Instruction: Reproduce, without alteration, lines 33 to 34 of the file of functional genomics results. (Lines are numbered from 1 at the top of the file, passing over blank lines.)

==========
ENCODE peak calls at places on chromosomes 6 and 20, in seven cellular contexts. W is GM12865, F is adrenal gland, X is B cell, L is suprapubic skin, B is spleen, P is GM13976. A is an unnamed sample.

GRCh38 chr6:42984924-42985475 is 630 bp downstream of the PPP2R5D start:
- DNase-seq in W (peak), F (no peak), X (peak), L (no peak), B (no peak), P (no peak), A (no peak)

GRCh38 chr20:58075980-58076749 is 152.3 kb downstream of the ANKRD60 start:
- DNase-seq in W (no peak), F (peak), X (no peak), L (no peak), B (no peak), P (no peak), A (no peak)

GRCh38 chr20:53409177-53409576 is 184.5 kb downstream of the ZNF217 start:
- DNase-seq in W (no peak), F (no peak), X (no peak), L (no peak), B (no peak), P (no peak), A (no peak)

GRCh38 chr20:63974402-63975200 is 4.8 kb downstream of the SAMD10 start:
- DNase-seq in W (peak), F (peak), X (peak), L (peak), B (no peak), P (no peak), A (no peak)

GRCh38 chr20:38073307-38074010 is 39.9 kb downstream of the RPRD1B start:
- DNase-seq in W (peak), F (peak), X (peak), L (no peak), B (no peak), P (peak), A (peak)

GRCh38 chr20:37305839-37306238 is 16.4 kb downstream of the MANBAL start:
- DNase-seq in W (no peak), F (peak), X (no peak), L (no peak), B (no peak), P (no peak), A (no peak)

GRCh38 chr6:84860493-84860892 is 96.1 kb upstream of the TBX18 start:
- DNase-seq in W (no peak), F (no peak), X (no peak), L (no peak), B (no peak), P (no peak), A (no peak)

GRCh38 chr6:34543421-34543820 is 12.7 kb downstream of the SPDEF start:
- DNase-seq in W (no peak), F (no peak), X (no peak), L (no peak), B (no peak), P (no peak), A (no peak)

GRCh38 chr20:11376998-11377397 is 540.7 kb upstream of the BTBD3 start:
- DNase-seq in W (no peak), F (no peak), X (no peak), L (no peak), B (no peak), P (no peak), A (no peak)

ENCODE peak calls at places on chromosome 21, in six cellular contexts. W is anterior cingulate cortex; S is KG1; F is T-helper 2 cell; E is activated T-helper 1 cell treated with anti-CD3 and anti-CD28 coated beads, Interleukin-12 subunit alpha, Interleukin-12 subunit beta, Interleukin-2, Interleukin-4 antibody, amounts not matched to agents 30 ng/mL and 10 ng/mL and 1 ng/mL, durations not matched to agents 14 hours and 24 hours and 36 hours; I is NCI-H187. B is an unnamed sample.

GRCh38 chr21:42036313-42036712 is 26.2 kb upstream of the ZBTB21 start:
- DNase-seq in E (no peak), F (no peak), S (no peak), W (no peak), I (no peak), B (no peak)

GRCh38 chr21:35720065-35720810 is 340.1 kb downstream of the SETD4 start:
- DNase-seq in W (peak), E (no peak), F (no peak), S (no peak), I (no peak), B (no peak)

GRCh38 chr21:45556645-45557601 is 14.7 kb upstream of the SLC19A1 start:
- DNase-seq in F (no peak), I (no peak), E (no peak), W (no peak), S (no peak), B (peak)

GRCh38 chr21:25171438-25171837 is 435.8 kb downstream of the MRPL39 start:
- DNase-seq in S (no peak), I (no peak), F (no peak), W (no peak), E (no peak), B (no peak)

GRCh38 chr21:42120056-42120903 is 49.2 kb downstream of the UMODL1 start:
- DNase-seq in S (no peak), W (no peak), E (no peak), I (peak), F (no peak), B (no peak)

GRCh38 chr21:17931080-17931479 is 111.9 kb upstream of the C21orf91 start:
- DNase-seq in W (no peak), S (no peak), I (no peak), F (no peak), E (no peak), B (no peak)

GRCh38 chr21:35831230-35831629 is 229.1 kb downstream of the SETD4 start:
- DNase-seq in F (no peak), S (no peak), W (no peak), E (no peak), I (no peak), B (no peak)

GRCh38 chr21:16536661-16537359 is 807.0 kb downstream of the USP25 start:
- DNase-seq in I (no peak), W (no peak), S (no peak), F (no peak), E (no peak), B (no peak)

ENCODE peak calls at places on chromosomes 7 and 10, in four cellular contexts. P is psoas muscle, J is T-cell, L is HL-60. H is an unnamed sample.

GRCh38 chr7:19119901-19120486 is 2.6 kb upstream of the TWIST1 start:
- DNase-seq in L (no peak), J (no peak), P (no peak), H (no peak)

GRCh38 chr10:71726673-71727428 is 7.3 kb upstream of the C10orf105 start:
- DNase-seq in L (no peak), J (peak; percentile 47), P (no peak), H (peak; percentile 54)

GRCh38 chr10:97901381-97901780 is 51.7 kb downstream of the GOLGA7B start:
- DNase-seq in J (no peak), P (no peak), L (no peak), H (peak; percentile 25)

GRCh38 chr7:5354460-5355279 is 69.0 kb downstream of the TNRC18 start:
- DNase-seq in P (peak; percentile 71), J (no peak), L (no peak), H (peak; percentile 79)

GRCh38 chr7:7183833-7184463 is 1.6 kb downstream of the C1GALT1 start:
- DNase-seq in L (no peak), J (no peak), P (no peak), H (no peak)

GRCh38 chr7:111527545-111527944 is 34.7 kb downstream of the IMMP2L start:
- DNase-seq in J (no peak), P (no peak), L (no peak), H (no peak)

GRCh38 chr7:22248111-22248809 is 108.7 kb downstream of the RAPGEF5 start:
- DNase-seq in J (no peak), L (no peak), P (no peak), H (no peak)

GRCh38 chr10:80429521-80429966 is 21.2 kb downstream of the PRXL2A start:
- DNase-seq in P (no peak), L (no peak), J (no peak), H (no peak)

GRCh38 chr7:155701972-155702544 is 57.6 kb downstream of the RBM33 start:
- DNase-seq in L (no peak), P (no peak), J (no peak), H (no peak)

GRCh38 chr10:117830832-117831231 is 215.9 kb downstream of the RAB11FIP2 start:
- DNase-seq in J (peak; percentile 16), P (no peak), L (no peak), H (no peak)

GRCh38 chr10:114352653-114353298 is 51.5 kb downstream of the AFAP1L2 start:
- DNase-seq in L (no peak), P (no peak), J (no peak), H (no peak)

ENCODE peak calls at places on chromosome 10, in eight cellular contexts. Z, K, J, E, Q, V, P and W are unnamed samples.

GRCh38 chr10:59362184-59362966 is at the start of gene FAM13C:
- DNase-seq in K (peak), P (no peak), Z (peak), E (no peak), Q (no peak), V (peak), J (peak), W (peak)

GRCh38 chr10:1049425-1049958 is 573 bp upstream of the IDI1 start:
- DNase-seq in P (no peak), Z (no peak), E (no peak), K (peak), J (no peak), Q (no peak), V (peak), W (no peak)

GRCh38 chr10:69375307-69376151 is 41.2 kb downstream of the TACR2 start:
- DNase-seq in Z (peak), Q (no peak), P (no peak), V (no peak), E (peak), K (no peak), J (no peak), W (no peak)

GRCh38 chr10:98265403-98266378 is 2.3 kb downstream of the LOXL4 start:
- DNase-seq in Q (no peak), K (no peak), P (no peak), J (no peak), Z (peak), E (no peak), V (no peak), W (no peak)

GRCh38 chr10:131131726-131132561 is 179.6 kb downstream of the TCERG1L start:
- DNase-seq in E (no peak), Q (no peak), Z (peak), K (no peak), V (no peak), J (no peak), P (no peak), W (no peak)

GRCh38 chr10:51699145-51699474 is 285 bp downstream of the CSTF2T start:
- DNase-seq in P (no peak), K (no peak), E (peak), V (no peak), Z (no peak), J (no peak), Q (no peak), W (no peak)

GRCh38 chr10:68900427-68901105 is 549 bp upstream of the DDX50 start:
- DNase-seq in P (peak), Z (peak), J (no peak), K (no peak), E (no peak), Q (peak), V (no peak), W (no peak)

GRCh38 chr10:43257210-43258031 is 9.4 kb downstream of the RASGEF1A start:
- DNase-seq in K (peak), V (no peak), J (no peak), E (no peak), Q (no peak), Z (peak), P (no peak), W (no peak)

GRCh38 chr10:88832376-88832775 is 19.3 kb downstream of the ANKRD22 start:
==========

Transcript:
GRCh38 chr21:35831230-35831629 is 229.1 kb downstream of the SETD4 start:
- DNase-seq in F (no peak), S (no peak), W (no peak), E (no peak), I (no peak), B (no peak)